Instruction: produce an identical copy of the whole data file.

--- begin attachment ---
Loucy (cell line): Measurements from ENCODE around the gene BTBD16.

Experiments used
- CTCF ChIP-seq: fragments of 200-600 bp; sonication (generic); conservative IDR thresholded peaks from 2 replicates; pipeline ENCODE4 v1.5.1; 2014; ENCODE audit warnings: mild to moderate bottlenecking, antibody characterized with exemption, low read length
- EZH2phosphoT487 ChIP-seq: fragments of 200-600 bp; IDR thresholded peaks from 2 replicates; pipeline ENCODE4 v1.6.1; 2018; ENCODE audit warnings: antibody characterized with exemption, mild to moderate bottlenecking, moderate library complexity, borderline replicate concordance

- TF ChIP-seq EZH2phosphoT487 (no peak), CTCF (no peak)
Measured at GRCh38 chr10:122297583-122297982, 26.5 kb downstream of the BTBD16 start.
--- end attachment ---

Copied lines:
Loucy (cell line): Measurements from ENCODE around the gene BTBD16.

Experiments used
- CTCF ChIP-seq: fragments of 200-600 bp; sonication (generic); conservative IDR thresholded peaks from 2 replicates; pipeline ENCODE4 v1.5.1; 2014; ENCODE audit warnings: mild to moderate bottlenecking, antibody characterized with exemption, low read length
- EZH2phosphoT487 ChIP-seq: fragments of 200-600 bp; IDR thresholded peaks from 2 replicates; pipeline ENCODE4 v1.6.1; 2018; ENCODE audit warnings: antibody characterized with exemption, mild to moderate bottlenecking, moderate library complexity, borderline replicate concordance

- TF ChIP-seq EZH2phosphoT487 (no peak), CTCF (no peak)
Measured at GRCh38 chr10:122297583-122297982, 26.5 kb downstream of the BTBD16 start.